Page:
Operation Hailstone, the attack on Truk, was to cover the seizure of Eniwetok in the western Marshalls. Truk had a magnificent harbor and contained four airfields. Carrier aircraft alone would take on this large land-based air defense. The atoll was the major Japanese fleet base in the Pacific and was the anchorage of the Japanese Combined Fleet.
The striking force consisted of Task Group 58.1 (Rear Admiral J. W. "Black Jack" Reeves Jr.) with Enterprise, Yorktown CV-10 and Belleau Wood CVL-24; TG 58.2 (RADM A. E. Montgomery) with Essex CV-9, Intrepid CV-11 and Cabot CVL-28; and TG 58.3 (RADM F. C. Sherman) with Bunker Hill CV-17, Monterey CVL-26 and Cowpens CVL-25. There were 276 fighters, 167 bombers and 126 torpedo bombers in the force, totaling 569 aircraft. Task Group 58.4 (RADM Samuel P. Ginder) with Saratoga CV-3, Princeton CVL-23 and Langley CVL-27, was to cover the landings on Eniwetok for Operation Catchpole and thus did not participate in Hailstone.
The Japanese distribution of aircraft on 17 February 1944 was 68 planes on Moen, 27 on Dublon, 20 operational planes on Eten and 46 more on Param for a total of 161 aircraft up and ready, plus another 180 on Eten waiting for pilots or repairs. There is no estimate of how many of these flew.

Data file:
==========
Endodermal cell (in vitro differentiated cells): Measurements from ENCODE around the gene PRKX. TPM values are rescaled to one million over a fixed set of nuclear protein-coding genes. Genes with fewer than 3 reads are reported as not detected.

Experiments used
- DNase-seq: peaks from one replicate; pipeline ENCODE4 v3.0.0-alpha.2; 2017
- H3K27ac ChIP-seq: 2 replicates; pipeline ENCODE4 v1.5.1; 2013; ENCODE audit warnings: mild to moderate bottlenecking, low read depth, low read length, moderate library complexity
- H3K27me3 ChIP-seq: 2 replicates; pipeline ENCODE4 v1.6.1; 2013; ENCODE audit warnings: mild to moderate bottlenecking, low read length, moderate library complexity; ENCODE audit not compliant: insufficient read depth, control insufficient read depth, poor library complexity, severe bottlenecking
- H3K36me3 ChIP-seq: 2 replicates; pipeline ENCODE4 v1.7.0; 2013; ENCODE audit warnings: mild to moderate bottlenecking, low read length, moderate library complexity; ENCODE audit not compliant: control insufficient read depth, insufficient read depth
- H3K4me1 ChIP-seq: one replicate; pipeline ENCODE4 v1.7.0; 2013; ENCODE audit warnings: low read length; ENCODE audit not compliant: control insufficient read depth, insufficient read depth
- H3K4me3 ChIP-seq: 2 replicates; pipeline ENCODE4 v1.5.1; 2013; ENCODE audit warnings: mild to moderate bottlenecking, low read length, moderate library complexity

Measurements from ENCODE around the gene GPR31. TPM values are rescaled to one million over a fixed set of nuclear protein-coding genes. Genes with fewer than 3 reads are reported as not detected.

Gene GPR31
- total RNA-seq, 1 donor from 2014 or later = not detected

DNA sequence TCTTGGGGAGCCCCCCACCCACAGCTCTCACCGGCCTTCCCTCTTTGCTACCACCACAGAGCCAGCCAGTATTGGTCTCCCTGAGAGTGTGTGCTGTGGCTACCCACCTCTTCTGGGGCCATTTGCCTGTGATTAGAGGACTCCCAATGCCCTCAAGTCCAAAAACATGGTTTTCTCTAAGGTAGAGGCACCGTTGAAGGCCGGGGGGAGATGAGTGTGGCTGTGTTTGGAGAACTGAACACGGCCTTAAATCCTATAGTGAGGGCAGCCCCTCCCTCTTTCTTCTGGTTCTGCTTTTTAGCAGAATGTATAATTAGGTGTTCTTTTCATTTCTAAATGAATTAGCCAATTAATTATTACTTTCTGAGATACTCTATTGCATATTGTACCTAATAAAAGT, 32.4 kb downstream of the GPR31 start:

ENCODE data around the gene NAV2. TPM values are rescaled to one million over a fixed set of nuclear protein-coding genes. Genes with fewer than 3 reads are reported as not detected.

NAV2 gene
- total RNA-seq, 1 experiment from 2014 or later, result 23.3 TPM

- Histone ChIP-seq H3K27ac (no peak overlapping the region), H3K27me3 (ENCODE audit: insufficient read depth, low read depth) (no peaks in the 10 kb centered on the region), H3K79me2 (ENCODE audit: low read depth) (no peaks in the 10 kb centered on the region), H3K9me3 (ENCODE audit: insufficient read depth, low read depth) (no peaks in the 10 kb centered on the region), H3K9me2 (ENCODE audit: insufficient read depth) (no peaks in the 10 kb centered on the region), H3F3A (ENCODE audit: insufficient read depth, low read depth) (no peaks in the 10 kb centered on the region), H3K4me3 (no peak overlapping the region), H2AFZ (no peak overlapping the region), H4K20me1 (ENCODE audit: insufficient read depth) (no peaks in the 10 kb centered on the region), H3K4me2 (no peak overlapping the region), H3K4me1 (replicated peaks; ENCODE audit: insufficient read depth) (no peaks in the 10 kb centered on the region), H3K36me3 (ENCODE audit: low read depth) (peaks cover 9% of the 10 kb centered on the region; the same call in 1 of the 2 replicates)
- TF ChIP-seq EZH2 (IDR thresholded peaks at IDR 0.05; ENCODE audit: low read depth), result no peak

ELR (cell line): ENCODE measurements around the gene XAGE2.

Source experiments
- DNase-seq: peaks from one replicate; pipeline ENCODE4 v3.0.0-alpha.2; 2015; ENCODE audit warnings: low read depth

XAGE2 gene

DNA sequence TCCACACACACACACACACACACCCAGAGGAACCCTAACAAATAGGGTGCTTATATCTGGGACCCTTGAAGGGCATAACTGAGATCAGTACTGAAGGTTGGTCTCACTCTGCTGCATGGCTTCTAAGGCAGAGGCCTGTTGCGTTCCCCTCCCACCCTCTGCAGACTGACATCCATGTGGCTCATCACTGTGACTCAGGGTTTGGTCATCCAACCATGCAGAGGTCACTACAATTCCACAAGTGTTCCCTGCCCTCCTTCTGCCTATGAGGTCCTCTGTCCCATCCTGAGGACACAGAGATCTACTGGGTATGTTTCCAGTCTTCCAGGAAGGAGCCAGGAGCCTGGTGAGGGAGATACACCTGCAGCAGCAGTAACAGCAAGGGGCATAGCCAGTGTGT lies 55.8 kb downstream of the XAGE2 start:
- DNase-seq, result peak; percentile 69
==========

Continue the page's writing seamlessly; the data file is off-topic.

There is always an apprehension of the unknown, and we knew so little about Truk. There were no current maps of the atoll. We were more at ease when LT Denius ("Denius the Genius"), the intelligence officer from RADM Reeve's staff, gave us the estimated enemy order of battle. We could expect up to 200 enemy fighters plus other aircraft. I thought, "Hell, this wasn't bad! We had almost 300 F6Fs in Task Force 58." We did not know then that Admiral Koga, Admiral Yamato's successor, felt uneasy when the Americans began the assault on Eniwetok and withdrew his fleet to the Palaus in the western Carolines. I went to bed on the night of 15 February thinking of the great carrier battle that would occur on the 16th.
The strike plan followed the "Mitscher Shampoo" which was so successful in Operation Flintlock, the Marshalls campaign. There would be a pre-dawn, 72-plane fighter sweep followed by deckload launches throughout the day. CAG Kane, of course, led the sweep; Dick Poor, VB-10 skipper, led the first Enterprise strike and, as exec of VB-10, I led the second deckload at about 0900. My strike consisted of 12 fighters, 12 dive bombers and eight torpedo planes. Designated targets were ships in the Dublon Anchorage.